Norton Simon Museum
Inspired by Pasadena's Craftsman residences, its Beaux Arts City Hall, and Streamline Moderne and Late Moderne commercial buildings, the museum was designed to blend into and reference its urban surroundings.
Drawing on the natural tones of Pasadena's famous Craftsman residences, the formal geometry of its Beaux Arts City Hall, and sparse elegance of later Streamline Moderne and Late Moderne commercial buildings, architects Thornton Ladd and John Kelsey designed the Norton Simon Museum to blend into and reference its urban surroundings.
Ladd & Kelsey were local Pasadena architects who met as students in USC's School of Architecture. They endeavored to create a museum that would blend between the residential area of Orange Grove Blvd and the commercial zone of Colorado Boulevard. The low-scale, H-shaped museum opened in 1969 as the Pasadena Art Museum.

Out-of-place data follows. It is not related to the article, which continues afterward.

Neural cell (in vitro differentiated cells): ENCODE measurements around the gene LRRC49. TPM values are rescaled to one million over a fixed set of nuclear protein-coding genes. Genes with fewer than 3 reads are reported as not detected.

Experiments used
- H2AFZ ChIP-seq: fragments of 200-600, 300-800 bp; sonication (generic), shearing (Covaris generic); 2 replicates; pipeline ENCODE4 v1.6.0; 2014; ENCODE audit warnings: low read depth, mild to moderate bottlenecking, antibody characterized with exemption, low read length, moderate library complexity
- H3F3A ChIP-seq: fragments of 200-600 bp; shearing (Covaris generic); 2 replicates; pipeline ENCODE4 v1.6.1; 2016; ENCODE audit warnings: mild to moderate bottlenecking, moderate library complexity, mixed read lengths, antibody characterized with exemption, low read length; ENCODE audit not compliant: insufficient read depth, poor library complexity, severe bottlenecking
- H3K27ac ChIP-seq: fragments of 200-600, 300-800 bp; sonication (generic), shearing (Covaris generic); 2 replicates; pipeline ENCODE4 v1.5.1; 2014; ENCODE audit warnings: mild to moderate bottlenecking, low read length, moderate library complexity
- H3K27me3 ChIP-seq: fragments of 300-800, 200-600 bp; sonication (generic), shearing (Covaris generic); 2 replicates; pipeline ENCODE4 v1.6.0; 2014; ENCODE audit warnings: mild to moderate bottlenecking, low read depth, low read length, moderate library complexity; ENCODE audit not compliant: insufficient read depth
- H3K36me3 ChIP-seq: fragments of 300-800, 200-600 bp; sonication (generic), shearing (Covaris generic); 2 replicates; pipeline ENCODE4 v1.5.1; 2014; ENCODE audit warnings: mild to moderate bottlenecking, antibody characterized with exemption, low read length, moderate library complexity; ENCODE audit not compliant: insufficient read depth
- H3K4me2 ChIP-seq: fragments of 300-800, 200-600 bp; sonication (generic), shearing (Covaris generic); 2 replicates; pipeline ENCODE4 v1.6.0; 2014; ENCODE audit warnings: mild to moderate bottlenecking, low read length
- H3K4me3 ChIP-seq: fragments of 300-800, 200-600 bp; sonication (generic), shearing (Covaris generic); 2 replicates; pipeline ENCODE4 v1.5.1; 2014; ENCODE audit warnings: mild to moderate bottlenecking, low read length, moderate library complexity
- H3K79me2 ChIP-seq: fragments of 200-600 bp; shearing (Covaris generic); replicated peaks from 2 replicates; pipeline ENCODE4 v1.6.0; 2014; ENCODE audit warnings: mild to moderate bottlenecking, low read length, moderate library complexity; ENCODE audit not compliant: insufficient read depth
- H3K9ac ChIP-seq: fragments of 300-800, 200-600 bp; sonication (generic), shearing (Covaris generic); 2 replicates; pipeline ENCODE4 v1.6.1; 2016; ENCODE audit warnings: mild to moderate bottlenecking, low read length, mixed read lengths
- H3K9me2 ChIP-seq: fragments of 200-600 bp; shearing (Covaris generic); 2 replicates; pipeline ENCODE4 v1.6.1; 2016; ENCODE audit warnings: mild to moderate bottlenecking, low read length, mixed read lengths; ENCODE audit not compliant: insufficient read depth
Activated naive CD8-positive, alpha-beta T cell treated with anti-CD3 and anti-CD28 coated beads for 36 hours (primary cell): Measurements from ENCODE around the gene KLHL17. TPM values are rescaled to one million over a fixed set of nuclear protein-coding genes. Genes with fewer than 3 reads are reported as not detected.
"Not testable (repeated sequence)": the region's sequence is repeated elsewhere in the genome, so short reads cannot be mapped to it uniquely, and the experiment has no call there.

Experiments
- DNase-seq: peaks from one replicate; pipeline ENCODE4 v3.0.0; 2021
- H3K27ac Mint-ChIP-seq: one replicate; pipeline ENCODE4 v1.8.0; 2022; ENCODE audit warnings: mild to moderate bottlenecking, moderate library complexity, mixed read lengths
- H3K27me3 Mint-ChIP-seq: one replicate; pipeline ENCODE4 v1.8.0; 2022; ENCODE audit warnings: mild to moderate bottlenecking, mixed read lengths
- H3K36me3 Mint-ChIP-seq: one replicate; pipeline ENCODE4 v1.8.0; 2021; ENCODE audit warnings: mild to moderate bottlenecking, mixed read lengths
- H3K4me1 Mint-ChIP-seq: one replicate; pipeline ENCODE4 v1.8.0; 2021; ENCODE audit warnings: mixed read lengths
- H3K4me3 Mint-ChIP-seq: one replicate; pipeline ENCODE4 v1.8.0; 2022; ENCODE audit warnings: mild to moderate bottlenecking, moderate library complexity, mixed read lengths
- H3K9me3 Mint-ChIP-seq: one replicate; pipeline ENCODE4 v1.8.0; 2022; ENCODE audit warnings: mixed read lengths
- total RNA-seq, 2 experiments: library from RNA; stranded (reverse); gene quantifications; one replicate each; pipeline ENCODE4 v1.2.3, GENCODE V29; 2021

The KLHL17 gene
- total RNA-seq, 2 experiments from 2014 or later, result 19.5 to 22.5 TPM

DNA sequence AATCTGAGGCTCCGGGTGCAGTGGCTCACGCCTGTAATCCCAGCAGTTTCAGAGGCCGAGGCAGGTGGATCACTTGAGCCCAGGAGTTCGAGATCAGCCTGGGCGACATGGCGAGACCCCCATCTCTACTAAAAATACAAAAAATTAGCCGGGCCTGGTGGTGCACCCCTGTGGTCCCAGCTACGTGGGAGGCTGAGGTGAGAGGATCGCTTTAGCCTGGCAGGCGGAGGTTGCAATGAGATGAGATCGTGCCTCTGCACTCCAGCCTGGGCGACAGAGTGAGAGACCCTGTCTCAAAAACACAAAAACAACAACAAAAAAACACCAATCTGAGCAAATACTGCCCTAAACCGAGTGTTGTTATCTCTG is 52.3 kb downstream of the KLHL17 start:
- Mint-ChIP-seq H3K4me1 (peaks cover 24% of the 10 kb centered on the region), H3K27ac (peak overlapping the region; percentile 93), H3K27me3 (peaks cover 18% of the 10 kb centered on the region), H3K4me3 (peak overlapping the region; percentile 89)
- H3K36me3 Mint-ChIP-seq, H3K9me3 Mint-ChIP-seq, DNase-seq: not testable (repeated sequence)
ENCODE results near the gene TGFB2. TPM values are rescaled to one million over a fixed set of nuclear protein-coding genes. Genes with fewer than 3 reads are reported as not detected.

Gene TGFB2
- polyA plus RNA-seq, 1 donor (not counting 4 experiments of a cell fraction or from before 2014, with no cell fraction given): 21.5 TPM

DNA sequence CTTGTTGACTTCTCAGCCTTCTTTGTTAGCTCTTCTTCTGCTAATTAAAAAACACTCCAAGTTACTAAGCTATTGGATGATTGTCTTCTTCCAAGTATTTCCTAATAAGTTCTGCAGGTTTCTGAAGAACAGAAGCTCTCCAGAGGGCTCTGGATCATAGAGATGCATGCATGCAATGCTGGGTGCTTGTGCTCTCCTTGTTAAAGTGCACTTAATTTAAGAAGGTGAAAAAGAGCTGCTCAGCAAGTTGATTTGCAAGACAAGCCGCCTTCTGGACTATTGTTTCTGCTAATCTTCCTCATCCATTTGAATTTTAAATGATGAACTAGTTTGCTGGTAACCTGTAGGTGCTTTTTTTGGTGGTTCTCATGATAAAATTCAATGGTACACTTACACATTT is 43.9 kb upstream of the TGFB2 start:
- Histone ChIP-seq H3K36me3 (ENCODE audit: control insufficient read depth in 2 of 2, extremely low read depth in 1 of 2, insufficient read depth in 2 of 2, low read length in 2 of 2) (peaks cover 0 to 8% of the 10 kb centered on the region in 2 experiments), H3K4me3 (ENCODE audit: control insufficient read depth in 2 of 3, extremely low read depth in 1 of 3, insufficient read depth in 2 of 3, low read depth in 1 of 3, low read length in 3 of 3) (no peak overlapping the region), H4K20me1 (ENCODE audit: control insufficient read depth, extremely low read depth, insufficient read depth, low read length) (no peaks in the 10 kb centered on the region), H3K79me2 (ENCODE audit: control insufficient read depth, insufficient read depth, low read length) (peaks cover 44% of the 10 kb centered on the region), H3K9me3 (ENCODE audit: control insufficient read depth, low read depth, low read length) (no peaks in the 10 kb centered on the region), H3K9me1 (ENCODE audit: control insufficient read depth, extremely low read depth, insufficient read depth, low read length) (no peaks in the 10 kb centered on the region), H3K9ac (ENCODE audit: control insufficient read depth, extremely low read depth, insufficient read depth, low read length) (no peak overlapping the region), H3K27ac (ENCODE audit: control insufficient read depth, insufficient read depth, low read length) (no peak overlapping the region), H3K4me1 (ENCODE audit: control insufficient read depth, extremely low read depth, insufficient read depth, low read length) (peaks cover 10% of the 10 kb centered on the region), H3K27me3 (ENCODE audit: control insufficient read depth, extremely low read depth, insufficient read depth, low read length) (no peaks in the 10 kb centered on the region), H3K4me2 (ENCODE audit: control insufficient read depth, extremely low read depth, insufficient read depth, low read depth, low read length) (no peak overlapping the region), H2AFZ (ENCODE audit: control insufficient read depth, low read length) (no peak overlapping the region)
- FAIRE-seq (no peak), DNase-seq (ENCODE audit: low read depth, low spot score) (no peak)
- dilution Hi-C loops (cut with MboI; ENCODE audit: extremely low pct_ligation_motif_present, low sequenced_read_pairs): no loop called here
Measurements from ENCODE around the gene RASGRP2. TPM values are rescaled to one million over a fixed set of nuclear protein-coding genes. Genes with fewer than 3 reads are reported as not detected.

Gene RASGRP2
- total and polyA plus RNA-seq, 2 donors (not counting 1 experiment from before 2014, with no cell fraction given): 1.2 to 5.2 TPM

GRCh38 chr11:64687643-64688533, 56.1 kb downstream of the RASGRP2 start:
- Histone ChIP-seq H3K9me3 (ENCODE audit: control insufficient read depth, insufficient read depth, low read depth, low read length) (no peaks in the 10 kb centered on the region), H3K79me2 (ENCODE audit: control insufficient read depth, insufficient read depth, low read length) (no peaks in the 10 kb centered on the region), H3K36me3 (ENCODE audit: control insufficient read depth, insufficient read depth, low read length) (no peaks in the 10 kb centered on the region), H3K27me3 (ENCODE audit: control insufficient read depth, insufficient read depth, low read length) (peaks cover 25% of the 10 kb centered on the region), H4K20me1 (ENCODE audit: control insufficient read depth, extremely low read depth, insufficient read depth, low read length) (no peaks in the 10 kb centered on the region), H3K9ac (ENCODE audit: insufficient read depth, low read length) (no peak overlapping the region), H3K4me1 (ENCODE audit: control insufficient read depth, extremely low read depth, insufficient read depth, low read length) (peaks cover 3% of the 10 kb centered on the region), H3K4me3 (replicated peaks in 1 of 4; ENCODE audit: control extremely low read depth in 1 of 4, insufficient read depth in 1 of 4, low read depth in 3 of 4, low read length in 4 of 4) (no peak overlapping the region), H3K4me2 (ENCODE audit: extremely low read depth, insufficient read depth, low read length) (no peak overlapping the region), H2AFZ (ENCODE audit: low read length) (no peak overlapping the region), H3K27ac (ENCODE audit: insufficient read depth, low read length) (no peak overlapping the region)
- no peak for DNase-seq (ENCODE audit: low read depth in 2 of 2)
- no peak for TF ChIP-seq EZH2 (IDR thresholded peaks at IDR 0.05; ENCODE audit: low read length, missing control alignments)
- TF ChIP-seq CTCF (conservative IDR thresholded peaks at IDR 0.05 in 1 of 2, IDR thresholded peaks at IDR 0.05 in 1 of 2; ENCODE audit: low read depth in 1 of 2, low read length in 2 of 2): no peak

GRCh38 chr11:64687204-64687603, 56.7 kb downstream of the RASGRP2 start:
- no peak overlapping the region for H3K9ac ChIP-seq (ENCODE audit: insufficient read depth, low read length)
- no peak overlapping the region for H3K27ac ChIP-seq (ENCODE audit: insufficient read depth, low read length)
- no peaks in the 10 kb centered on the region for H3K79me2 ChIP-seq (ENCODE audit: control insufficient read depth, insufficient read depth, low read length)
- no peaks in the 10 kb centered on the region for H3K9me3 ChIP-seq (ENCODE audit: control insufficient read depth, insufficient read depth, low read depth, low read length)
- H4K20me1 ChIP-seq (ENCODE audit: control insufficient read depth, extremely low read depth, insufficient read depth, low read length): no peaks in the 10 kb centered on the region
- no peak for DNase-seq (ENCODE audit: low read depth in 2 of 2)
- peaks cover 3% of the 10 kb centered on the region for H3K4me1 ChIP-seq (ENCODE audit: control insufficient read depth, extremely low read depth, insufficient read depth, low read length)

The curved exterior walls of the museum are lined with 115,000 vertically stacked umber-colored tiles designed by ceramicist Edith Heath. The museum's original interior featured spacious curving galleries that facilitated the exhibition of large modern art pieces, which had been the focus of the institution since its founding in 1924. Norton Simon, a businessman and art collector, assumed control of the Pasadena Art Museum as it faced financial problems in the early 1970s.
Simon's collection was combined with the museum's existing collection, requiring some renovations to the galleries in the following decades. Both Craig Ellwood and Frank Gehry applied their personal touches the original design; Gehry's alterations in 1999 included the opening of sky lights to allow filtered natural light into the galleries.